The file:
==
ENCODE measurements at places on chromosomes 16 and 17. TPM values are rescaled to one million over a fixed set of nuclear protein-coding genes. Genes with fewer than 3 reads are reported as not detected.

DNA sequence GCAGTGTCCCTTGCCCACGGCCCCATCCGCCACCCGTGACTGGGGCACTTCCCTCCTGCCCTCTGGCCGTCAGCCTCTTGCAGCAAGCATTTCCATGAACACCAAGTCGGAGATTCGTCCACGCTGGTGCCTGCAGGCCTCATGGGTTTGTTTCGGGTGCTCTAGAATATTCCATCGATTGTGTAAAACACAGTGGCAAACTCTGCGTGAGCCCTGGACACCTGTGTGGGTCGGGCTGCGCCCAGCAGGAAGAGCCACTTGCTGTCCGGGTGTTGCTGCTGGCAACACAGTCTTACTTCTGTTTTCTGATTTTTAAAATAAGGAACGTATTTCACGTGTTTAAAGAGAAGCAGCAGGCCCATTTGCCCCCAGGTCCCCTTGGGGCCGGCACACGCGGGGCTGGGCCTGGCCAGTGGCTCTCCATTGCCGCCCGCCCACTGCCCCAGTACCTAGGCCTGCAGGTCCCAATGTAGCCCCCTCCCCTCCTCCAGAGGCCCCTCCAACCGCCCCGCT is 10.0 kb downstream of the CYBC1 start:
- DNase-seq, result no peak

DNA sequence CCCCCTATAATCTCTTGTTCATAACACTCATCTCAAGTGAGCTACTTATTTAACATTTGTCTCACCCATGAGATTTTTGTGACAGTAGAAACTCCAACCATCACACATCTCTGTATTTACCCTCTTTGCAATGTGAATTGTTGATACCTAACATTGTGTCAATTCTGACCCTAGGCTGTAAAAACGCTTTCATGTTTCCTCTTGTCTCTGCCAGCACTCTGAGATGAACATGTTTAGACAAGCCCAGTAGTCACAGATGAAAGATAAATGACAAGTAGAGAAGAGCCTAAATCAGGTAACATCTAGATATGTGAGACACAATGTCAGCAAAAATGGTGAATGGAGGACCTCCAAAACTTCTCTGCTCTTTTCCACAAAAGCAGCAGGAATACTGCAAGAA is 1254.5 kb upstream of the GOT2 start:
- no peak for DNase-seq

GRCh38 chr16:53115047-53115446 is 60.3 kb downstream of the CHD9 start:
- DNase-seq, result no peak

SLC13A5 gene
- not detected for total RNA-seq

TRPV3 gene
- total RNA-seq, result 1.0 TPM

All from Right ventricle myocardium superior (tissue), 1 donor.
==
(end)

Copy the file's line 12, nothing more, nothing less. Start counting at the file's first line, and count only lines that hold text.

All from Right ventricle myocardium superior (tissue), 1 donor.